PITTSBURGH — Felipe Vásquez bailed out the Pirates on Saturday night, even though he wasn’t literally credited with a save.

In taking over for a struggling George Kontos in the eighth inning and closing out the team’s fifth straight win, Vásquez papered over a growing concern in the back end of the Pirates’ bullpen.

While Michael Feliz has seemingly taken to his role ahead of Kontos and Vásquez when the Pirates hold narrow leads, Kontos has fallen off from the encouraging level of performance he contributed late last season. Claimed off waivers from the Giants last August, Kontos had a 1.84 ERA, a 2.61 FIP and an 0.82 WHIP in 15 appearances.

Relying upon a cut fastball that he’s refined over the years, Kontos appeared to be a rightful holder of the No. 2 spot in the bullpen hierarchy entering the season.

Neal Huntington has frequently referenced Kontos’ fine work last season in defending the 32-year-old righty, but after Kontos has been scored upon in three of his past four outings and Richard Rodríguez has emerged as a challenger for a late-game role, change might be imminent.

“How long do you stay with a reliever that’s given up a couple of runs here and there?” Huntington asked (rhetorically) on Sunday afternoon at PNC Park. “George has been successful in 12 or 13 of 18 or 19 outings, but when it’s a couple in a row or when it’s a handful of outings, it becomes more prominent and more obvious, especially when it’s the beginning of a season and on a team that’s competing to stay in a playoff hunt.”

Yes, there is urgency involved in the Pirates’ situation, as they sit at the top of a fiercely competitive National League Central at the end Mother’s Day weekend. Not that Kontos needs to be jettisoned to DFA Land or anything, but when a team’s ‘eighth-inning guy’ has the worst ERA (4.58) and FIP (5.75) among the short relievers in the bullpen, it’s probably time to consider a restructuring.

Clint Hurdle has pushed back on questioning about Kontos’ status in his bullpen, but it sounds like Huntington is relenting on his previous patient stance. Huntington said he’s consulted with Hurdle, pitching coach Ray Searage and bullpen coach Euclides Rojas about the quality of Kontos’ stuff and execution, with the purpose of making an evaluation.

On a Sunday that featured Francisco Cervelli in the leadoff spot for the first time in his career, maybe the 2018 sample size is large enough across the board for the Pirates to aim for further optimization.

This process is naturally trickier with relief pitchers, whose year-to-year performance is notoriously volatile because of the small-sample work inherent to the position. For instance, with a quarter of the season nearly gone, Kontos has pitched just 17 2/3 innings and Rodríguez has 13 1/3.

“A lot of it comes down to the arsenal and the use of the arsenal and not necessarily the results because sometimes the results can be misleading, good and bad,” Huntington said. “Sometimes a pitcher doesn’t have great weapons, but the ball is being hit at people, or sometimes a pitcher has great weapons, but a missed call here or there, a bloop, a bleeder and a blast and it looks like a horrible outing. So we continue to work with the traits and evaluate the traits as we look to make decisions and not to get caught up with the emotion of last night.”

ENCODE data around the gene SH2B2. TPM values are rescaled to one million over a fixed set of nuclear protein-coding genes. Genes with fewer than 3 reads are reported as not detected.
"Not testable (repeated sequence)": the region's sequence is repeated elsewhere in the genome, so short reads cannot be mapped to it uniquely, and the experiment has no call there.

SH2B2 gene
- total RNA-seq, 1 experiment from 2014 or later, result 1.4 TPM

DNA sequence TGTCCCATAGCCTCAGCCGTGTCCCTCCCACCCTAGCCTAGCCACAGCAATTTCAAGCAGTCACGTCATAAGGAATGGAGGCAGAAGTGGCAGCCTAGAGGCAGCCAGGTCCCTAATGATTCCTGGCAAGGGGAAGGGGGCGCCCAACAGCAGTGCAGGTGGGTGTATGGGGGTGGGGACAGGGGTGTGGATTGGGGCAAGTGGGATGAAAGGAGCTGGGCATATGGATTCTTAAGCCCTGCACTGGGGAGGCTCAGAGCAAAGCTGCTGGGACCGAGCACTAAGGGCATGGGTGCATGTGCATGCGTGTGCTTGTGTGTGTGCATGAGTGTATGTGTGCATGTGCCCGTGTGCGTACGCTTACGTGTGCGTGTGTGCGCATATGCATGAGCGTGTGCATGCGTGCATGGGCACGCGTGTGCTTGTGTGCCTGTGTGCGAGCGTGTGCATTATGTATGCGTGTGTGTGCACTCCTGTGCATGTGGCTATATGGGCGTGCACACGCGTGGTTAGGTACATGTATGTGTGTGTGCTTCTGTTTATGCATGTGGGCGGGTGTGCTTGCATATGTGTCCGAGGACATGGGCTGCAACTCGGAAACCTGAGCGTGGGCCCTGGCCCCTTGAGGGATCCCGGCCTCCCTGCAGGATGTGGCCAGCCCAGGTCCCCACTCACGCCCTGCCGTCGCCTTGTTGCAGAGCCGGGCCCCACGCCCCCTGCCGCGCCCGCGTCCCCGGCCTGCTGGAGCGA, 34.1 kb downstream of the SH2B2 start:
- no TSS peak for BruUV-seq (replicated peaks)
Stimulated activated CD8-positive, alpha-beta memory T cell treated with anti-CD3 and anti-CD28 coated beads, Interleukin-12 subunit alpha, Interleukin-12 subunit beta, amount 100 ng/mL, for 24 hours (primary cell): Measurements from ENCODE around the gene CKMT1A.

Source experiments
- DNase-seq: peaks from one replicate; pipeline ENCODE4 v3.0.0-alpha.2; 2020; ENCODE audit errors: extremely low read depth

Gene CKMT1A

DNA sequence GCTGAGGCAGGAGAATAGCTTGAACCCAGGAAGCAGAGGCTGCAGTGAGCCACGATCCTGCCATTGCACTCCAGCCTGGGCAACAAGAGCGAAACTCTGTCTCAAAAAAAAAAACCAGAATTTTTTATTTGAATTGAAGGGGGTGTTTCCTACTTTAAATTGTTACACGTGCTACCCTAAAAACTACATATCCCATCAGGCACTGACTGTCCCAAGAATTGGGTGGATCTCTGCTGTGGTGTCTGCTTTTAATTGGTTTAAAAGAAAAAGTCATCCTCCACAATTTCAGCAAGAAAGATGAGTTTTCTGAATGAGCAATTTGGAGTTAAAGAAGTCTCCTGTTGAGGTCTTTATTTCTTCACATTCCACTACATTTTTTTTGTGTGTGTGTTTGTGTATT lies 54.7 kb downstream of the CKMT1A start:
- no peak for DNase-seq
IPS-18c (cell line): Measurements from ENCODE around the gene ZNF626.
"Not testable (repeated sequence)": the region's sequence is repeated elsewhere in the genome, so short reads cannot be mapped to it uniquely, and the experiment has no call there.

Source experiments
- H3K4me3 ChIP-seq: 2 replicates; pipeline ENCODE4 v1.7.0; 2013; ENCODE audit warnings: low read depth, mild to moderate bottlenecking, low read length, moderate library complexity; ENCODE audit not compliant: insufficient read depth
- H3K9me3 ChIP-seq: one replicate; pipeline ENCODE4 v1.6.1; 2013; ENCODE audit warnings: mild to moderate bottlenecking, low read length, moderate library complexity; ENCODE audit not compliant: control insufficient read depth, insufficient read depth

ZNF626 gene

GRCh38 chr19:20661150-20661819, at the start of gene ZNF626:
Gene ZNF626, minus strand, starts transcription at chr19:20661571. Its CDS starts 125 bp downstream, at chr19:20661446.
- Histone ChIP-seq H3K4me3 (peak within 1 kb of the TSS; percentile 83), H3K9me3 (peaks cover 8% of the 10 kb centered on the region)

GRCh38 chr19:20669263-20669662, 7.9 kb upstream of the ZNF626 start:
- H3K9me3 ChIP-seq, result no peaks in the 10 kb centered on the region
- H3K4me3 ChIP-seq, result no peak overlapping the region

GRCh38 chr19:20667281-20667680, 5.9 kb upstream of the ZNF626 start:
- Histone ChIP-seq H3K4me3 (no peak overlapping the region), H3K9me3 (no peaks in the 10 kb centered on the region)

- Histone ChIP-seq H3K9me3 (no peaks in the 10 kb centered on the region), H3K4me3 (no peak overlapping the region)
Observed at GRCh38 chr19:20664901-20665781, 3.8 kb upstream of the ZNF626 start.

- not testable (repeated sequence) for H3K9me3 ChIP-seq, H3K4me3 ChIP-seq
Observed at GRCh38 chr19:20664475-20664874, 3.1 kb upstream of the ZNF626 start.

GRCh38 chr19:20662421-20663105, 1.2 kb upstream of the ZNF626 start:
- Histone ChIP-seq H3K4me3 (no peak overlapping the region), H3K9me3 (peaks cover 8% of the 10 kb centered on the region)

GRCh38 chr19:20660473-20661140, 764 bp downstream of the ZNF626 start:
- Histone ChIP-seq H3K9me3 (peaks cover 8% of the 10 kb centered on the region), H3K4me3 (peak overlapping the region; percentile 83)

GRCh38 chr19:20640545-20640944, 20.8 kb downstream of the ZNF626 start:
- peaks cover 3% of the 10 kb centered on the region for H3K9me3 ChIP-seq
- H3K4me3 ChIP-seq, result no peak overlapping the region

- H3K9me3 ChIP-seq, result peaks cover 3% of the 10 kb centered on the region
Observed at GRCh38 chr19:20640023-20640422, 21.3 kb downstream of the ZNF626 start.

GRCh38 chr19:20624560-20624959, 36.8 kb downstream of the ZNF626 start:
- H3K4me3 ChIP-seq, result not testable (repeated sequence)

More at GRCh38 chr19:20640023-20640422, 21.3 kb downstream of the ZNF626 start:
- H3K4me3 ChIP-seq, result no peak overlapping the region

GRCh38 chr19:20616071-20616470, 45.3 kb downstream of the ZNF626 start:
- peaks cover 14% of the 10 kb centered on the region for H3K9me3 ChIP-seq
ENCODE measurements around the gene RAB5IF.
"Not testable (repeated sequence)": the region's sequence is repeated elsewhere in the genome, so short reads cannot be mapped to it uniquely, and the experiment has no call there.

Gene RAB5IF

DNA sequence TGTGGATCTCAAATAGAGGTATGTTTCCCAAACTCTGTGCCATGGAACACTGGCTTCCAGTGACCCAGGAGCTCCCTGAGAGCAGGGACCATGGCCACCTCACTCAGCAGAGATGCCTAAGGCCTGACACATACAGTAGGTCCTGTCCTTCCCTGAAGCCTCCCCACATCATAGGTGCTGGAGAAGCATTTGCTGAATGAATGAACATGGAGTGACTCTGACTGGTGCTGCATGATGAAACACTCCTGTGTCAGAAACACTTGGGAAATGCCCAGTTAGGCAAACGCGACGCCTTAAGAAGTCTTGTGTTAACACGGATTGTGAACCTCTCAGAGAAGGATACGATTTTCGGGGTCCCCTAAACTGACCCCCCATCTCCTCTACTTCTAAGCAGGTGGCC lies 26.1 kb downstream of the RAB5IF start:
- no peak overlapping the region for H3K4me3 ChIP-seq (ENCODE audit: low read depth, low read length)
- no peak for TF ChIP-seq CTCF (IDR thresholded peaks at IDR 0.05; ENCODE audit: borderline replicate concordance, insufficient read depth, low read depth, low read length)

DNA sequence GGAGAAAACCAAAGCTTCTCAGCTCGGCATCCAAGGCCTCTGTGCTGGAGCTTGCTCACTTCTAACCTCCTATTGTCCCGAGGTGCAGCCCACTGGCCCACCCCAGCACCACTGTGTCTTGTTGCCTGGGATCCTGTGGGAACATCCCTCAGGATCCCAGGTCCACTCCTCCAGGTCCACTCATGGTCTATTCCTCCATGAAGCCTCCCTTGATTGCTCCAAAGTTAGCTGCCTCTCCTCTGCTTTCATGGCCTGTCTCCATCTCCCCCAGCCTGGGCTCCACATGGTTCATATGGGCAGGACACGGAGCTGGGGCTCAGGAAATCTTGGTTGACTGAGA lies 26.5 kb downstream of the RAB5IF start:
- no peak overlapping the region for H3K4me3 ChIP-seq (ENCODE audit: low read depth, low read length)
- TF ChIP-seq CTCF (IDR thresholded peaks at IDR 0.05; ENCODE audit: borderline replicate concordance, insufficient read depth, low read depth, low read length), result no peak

The problem for Kontos is that his ‘traits’ appear diminished, not just his surface results. Compared to 2017, he’s dropped about 2 mph off his four-seam fastball and 1 mph off his cutter. Perhaps more significantly, pitch-tracking data shows Kontos’ cutter is moving about an inch less horizontally and vertically than it was last year.

Less than 24 hours after Kontos allowed sharp hits to Alen Hanson and Austin Jackson, failing to hold a two-run lead, Huntington mentioned the possibility of “unplugging” Kontos from his high-leverage responsibilities.

“It’s a challenge,” Huntington said. “You don’t want to abandon a high-leverage reliever too soon, but there is a time and a place. Those are the games you feel like you absolutely have to win.”

Of course, this discussion might not be taking place with such vigor if not for the sterling performance of Rodríguez, a minor-league free agent signing over the winter. Entering Sunday’s game the 28-year-old had the best ERA (1.35), FIP (0.15) and strikeout rate (43 percent) on the entire pitching staff. (He allowed his first homer of the season Sunday, a 330-footer inside the left-field foul pole. He also has an 87 percent strand rate, so maybe hold the Cy Young talk for now.)

Huntington noted Rodríguez’ fastball “doesn’t have an elite spin rate,” but deception and location have worked in tandem to make it “play up” above its 93 mph average velocity.

“We’ve seen the really good Rodríguez,” Huntington said. “He’s working his way into pitching in more important situations. He’s attacked the zone. He’s fearless. Hitters have told him his fastball plays in the majors.”

Perhaps it’s not Rodríguez who takes Kontos’ position. It could be Feliz, and deservedly so. Perhaps Edgar Santana (3.24 ERA, 2.73 FIP, 1.08 WHIP) steps forward, or Kyle Crick (2.89, 3.04, 1.39) elevates, or the tantalizing yet inconsistent Tyler Glasnow gets a trial by fire.

Either way, with the here and now increasingly important, the Pirates have probably come to an inflection point regarding their bullpen. What’s more, there’s no reliable veteran to jump in and take those high-leverage innings.

“The only time you get that experience,” Huntington reminded, “is to get those opportunities.”

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